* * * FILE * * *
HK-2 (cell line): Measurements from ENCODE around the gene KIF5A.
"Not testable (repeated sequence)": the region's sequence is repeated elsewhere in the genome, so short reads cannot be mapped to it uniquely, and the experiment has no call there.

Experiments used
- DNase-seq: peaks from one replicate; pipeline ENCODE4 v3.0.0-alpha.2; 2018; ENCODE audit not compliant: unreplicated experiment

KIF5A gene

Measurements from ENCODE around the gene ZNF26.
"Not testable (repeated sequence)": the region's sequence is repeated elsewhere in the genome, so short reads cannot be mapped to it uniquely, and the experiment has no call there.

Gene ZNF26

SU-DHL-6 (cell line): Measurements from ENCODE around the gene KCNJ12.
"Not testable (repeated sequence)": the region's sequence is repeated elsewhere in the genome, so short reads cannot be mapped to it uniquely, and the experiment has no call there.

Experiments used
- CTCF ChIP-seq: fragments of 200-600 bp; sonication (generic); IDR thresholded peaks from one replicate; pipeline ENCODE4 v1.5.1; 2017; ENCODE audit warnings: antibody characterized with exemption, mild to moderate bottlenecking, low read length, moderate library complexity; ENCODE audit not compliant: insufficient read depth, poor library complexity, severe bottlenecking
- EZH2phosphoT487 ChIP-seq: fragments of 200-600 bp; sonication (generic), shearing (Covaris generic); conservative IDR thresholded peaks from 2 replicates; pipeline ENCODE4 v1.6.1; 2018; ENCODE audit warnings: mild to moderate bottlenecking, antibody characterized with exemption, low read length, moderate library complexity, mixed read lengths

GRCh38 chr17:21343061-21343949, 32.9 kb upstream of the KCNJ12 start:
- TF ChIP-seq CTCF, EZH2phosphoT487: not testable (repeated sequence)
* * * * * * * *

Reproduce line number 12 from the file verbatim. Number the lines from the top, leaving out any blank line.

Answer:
- CTCF ChIP-seq: fragments of 200-600 bp; sonication (generic); IDR thresholded peaks from one replicate; pipeline ENCODE4 v1.5.1; 2017; ENCODE audit warnings: antibody characterized with exemption, mild to moderate bottlenecking, low read length, moderate library complexity; ENCODE audit not compliant: insufficient read depth, poor library complexity, severe bottlenecking